In the backyard patch (it's actually nearer the side of the yard), the tomatoes remain - as September dawns - resolutely hard and green, except for the ones that have turned pouchy, or split, or developed ulcerous, oozing sores.
It has been a particularly rough season for tomatoes. For the most part. Too much June rain. An early appearance of late blight, the same one that brought us the Irish potato famine.
But for this patch, in this backyard, it has been pretty much business as usual. In good years, the modest harvest - numbering under a couple of dozen - comes precisely at vacation time, our labors unrequited and left to rot.
In bad years, well, most of them have been, lately. The black walnut on the other side of the yard has spawned a bumper crop of squirrels. (When they finish gnawing a tomato, they resharpen their teeth on the trash-can lids.)
And the tall, leafy zelkova we planted for shade? It has done its job in spades: It now casts a good four-fifths of the garden in funereal shadow.
At a recent heirloom tomato festival at Terrain, the garden center in Glen Mills, similar tales of woe were exchanged - sagas of how rain and spores collaborated to ruin harvests.
Adding certain irony to the injury was this wrinkle: Armchair gardeners heeding the trumpet call from the White House to plant patches of their own unwittingly abetted the spread of blight by buying record numbers of infected seedlings from big-box stores.
The Victory Garden as terrorist training camp!
At the Fair Food Farmstand in the Reading Terminal Market, the usual midsummer tsunami from local fields just didn't materialize. Instead of having to turn farmers away, the stand got barely enough heritage tomatoes to stock the shelves.
I called grower Tim Stark up in Berks County - he farms 58 sweet acres between Lobachsville and New Jerusalem - to see how his season had been going.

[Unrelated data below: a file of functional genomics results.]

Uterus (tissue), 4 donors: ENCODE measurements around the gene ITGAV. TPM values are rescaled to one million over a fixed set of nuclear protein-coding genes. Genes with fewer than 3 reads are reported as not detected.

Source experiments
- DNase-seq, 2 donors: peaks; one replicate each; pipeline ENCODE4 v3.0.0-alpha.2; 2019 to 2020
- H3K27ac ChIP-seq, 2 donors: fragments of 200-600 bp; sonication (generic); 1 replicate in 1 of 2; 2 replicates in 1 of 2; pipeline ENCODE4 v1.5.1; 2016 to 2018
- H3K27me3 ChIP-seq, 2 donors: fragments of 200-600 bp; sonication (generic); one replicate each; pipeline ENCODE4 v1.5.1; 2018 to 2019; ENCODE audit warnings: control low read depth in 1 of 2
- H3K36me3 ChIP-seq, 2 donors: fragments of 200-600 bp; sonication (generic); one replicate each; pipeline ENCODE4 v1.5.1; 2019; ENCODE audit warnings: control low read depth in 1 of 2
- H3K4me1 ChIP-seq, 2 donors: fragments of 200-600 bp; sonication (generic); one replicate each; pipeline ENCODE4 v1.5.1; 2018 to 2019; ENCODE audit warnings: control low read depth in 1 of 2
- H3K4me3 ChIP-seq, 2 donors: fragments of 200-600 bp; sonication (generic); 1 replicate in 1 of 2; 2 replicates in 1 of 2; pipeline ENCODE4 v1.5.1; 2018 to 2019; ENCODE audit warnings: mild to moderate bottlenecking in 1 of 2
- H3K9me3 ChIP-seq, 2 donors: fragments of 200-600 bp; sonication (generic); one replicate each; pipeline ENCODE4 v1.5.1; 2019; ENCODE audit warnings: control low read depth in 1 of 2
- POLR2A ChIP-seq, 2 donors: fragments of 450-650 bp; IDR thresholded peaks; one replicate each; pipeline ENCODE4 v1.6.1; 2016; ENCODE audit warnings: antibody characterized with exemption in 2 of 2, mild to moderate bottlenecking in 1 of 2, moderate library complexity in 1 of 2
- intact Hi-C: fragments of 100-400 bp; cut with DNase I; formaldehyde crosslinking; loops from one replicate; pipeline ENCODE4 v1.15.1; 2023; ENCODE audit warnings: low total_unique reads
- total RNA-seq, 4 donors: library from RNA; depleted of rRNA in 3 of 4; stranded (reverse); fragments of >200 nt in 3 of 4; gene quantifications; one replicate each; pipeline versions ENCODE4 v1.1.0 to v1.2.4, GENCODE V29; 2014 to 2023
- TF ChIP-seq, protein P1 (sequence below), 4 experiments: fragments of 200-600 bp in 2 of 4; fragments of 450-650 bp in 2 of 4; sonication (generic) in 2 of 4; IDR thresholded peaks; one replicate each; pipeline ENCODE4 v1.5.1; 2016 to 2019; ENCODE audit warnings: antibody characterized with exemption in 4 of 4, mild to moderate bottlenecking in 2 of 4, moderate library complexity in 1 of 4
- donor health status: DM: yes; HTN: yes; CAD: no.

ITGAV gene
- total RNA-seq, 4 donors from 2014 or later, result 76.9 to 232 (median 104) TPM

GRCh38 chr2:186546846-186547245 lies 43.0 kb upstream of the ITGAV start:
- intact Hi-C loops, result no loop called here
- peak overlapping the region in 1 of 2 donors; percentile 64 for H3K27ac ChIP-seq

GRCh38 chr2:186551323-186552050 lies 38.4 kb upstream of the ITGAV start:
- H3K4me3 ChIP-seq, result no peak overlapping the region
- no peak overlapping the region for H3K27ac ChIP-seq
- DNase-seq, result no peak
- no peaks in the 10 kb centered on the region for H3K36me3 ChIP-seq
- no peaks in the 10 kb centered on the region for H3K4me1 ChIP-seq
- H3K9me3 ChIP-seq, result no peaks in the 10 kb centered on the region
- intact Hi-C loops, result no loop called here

Stark is alternately a "celebrity farmer" or "tomato guru," depending on the review of his charmingly intimate new book, Heirloom: Notes From an Accidental Tomato Farmer (Broadway Books, $14 paperback).
Well, he said, it has been an oddly mixed bag. On the one hand, his crews picked more tomatoes (he has 100 varieties, and planted five extra acres this year) than in any August in the 15 years he has been growing; that would be six, seven, up to 10 tons a week.
On the other hand, since he'd just bought this particular spread a year ago - he'd been farming leased land closer to Hamburg, Berks County, before that - he couldn't risk losing his crop. That meant a retreat to spraying, something he'd largely avoided until now. (He's not certified organic, but hews closely to organic practices.)
The good news from the bountiful field? He was able to lower prices at his Greenmarket farmstand in New York's Union Square: For selected heirlooms - currently Cherokee Purples, Green Giants, Brandywines, Green Zebras, and such - he'd been getting up to $3.50 a pound; the prices have been knocked down 5 and 10 percent.
So even as his high-end restaurant trade slipped as the recession bit deeper, sales "off the front of the table," as he calls the retail end, took up the slack: "Maybe people couldn't go out to eat," he said. "But they could make an heirloom tomato salad at home."
The bad news? Despite advantage of farming a south-facing hillside, well drained and swept by gentle breezes, he was fretful that he might not be able to hold off the vine-killing late blight much longer.
Already, his rows of unripe tomatoes have been exhibiting the telltale bruises of the blight's infestation.
So September, which typically offers up one more month of tomatoes, is dawning rather bleakly for him as well. He's not sure he has more than a week or so before the latest crop succumbs.
For Tim Stark, it's hard not to take personally: On this 58-acre tomato farm overlooking the Oley Valley, he writes, he's still "dancing with the same devil" that drove his ancestors out of County Tipperary 160 years ago.